Woohoo! While I'm away enjoying my R & R, it is my distinct pleasure to introduce today's guest poster Hugo! I for one am loving this article because I have *the smallest* lot on my street. I live in a historical district that was built long before roads and garages, and even before the general concept of a grassy lawn was popular. So, Hugo's words definitely
resonate with me, and I'm putting some of these ideas in my to-do list! Alrighty- onto the Guest Post!
Hi, my name is Hugo and I am a garden design writer from the UK. I often contribute to Bridgman.co.uk with outdoor living tips and I can be found on Twitter at GardenT1ps. Thank you so much to Kayla for giving me the opportunity to write this post, I hope you enjoy it!
Many people, especially those in inner city neighbourhoods, have small gardens which are often difficult to plan out. However, this provides you with the perfect opportunity to avoid the bland garden of two linear borders surrounding a lawn and do something a little different which is carefully planned and unique in its design.
The most important part of developing a small garden is to ensure that your outside space will suit your needs. This means that if you have children, you might want a small sand pit or veggie patch. If you’re a young and professional individual, you might like to create a chic entertaining space where you can relax and drink coffee with friends. Meanwhile, if you’re laid back and homely, you might want some small and quiet nook in which to relax, read a book and let the stress of life fade away.
In a small garden every component will be under great scrutiny and it’s therefore very important to ensure that you make investments into good planting, structures and furniture. Look for quality furniture that will stand the test of time & that can be folded or stacked when not in use to save on precious space.
Vibrant planting around a relaxing area, whether in containers or borders, will maximise the focus on this space. In a small garden this will be particularly useful, helping you to put your space to good use whilst creating a great feature for you to use. Windows and window boxes should also be utilised, bright colours help add vibrancy to your garden, and a mixture of flowering and trailing plants will give it that extra boost.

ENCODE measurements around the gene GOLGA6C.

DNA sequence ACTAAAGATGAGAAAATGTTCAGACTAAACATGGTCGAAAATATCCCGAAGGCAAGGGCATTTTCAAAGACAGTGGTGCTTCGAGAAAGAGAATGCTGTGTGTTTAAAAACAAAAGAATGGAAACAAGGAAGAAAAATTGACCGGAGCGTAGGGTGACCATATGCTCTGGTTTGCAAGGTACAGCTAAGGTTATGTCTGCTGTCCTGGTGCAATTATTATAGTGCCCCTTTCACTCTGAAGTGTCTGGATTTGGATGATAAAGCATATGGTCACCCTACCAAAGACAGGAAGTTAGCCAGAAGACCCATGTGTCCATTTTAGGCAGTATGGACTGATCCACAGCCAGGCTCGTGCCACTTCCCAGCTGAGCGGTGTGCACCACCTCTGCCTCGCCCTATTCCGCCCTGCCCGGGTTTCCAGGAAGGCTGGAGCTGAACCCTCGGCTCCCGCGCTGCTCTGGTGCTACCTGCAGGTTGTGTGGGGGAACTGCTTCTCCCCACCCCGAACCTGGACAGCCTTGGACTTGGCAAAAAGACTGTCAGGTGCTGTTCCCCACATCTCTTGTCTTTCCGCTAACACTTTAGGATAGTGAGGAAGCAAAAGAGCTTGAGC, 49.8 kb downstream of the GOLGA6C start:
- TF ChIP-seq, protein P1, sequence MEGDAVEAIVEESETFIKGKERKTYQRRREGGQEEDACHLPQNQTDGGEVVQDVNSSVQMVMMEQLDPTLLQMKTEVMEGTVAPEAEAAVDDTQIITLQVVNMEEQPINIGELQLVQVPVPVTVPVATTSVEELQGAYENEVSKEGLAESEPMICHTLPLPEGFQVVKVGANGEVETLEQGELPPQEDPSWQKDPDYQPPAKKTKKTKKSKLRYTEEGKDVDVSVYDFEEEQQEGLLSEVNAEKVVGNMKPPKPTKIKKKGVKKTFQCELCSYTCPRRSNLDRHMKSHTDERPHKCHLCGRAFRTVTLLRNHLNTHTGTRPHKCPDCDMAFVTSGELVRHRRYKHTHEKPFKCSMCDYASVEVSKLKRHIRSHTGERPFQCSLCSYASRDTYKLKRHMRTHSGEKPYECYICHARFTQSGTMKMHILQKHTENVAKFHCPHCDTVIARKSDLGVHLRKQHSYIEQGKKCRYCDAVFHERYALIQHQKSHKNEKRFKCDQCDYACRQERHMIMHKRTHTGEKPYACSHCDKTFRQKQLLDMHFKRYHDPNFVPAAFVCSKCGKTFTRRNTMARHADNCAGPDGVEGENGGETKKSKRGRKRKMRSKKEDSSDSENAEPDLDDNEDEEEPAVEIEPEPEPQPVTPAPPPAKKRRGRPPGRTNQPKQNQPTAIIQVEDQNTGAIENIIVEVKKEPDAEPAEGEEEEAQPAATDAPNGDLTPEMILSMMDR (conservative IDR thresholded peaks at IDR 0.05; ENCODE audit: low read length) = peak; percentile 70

There are many other ways to maximise your small garden space, including taking steps to disguise the true size of your oasis, as well as making the most of all areas. Even in the smallest of spaces you can make the area look larger by adding height. If you can’t grow horizontally, grow vertically - Add a trellis or an arbour and plant climbing plants. This will add a burst of colour and you could even install a swing or seat under the arbour to utilize all of the space.
Mirrors can also be very helpful in small gardens, as are any reflective surfaces, helping to increase the amount of light that is bounced around and make a space appear far larger.
Whilst your garden may be small there it forces you to use the space more effectively, and if you want to really take advantage of any outdoor area, utilising height is a must. Tall planting, pergolas, trellis covered in plants, vertical gardens and even strings of lighting positioned high will lift the eye line and ensure that every possible space in a garden is used. And, by creating specific feature areas, such as benches for reading or garden areas for entertaining guests, you can maximise the function and space that you have available.